Cryptocurrencies are a fairly new technology, with the Bitcoin whitepaper released on October 28th, 2008, and its Genesis Block having been mined on January 3rd, 2009.
Comparing Bitcoin to the public Internet: the public internet was born on January 1st, 1983(https://www.usg.edu/galileo/skills/unit07/internet07_02.phtml), but it wasn’t until Netscape released its browser on December 1st, 1994(https://en.wikipedia.org/wiki/Netscape_Navigator) that the internet went from something only geeks knew about as innovators ( and early adopters), to mainstream adoption per the Technology Adoption Cycle(https://www.gainsight.com/glossary/what-is-the-technology-adoption-lifecycle/). So it took years for a technology that was at first considered a novelty to become commonplace and totally indispensable. Internet technology has come very far since it’s advent. It started with static pages and then eventually morphed to full-blown computer games that can be played in your browser, screen share, etc.
Naturally, the early software that supported the internet, was a far cry from today’s hi-tech browsers. Most people probably don’t even think about it, but the pages that we browse today, may not even open if you were using an older web browser. The initial browsers were text based, there were no mouses or touchscreens or images or videos. And people LOVED to make text flash to get your attention! Do you remember that?
Similarly, cryptos started with basic wallets that had no graphic interface (command line only). Then came the GUIs for those wallets, followed by the multi-currency wallets with cool animations that we have today. These wallets integrate with other services to allow you to earn staking rewards or exchange between cryptos inside your own wallet.
The heart of all cryptocurrencies modelled after Bitcoin is the Private Key, which is the only thing that maintains your control over your wallet.
What does all that mean? It is very technical, but think of it as a number that only you know, and it allows you to transact privately with others without having to share it to receive transactions. Instead, from your Private Key, you generate Public Keys which is what is visible on the Blockchain.
Wait, what is the blockchain? Think of it as a big check ledger in the sky, containing all the transactions that have ever been executed on a given blockchain (like Bitcoin). Instead of your name or private key, the public keys show up and give you a level of privacy. It is impossible to calculate the private key by looking at a public key thanks to a complex mathematical formula (hash).Most wallets today abstract that private key by means of a 12-word seed phrase. They use those words to generate a unique private key and it is saved in the wallet. Since the private key is how you can control your funds, it is the most important thing to protect from hackers and spyware.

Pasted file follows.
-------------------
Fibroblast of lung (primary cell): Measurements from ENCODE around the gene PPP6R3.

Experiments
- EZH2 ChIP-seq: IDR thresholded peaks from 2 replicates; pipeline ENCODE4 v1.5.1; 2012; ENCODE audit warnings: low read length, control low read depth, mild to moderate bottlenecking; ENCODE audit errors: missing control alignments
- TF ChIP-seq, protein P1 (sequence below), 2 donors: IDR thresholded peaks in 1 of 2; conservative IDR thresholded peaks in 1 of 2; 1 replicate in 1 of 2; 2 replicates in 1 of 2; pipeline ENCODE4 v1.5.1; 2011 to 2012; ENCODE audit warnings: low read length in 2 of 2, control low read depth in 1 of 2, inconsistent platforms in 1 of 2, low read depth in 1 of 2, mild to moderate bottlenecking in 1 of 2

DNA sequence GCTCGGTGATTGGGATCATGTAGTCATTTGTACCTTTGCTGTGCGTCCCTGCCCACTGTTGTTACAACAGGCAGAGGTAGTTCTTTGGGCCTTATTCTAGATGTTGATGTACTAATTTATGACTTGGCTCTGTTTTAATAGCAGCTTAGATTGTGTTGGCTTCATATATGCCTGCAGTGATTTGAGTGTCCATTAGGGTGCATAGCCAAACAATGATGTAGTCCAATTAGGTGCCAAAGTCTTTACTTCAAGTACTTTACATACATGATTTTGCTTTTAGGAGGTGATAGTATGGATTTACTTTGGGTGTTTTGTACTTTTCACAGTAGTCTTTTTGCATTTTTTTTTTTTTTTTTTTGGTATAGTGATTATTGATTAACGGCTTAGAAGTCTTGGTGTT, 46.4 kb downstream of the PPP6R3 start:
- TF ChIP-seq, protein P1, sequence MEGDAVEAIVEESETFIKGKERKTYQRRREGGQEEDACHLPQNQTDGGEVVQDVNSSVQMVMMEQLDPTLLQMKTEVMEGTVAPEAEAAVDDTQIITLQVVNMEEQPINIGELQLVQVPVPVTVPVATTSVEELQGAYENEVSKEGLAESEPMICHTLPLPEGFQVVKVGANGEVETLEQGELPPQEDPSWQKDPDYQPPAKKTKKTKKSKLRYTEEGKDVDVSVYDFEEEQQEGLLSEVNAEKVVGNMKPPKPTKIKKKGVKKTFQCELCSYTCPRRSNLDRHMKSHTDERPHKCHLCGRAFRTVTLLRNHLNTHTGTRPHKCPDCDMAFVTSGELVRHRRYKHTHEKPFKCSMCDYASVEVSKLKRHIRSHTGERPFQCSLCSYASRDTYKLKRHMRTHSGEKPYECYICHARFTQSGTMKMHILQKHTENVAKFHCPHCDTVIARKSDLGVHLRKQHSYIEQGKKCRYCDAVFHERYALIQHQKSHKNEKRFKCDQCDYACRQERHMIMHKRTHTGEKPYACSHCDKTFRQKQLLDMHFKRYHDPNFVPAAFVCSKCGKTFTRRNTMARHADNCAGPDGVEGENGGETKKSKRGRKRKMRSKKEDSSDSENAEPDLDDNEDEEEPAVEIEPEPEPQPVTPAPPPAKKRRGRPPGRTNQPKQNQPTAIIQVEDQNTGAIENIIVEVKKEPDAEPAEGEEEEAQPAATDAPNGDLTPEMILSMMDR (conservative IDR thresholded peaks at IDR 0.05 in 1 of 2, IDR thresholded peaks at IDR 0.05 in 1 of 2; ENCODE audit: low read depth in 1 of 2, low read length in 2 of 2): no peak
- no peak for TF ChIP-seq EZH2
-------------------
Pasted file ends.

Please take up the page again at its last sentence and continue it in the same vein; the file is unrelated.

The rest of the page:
There are a multitude of ways that attackers use to get your information. Each one of us has unique circumstances, so it’s best you look at the list below as different levels of protection you can get, and you pick and choose what best fits your needs or level of paranoia.
Are you Julian Assange? Then you probably will want to go much deeper than this list.
Are you a public person? Then you might want to go as far as Julian, or just a little less.
Are you just a regular Joe, and not too tech savvy? Then take the steps you can and increase your security as the value of your crypto grows over time.
Ultimately, we are all responsible for our own crypto, and no amount of crying or tantrums will get our crypto back if we have lost it to our own lack of knowledge or mistakes. Crypto is the ultimate wild frontier, and ultimate personal responsibility reigns here. Your greatest weapon is knowledge! Having crypto is very similar to having cash in a billfold. If you lose your billfold you have lost your cash.
In order to compromise your funds, an attacker needs your private key. They can either access it over the internet or can physically get your computer. You need to protect yourself for both scenarios. Over the internet, they need you to run malicious code in e-mails or websites, code that will let them install software to get information from your computer to the attacker.
Here are some ways to protect your private key/wallet from attackers:
## 0. Keep your private keys/12-word seed phrases written down on a piece of paper in a water-tight and fire-proof container, and in a safe location (e.g. a hidden safe).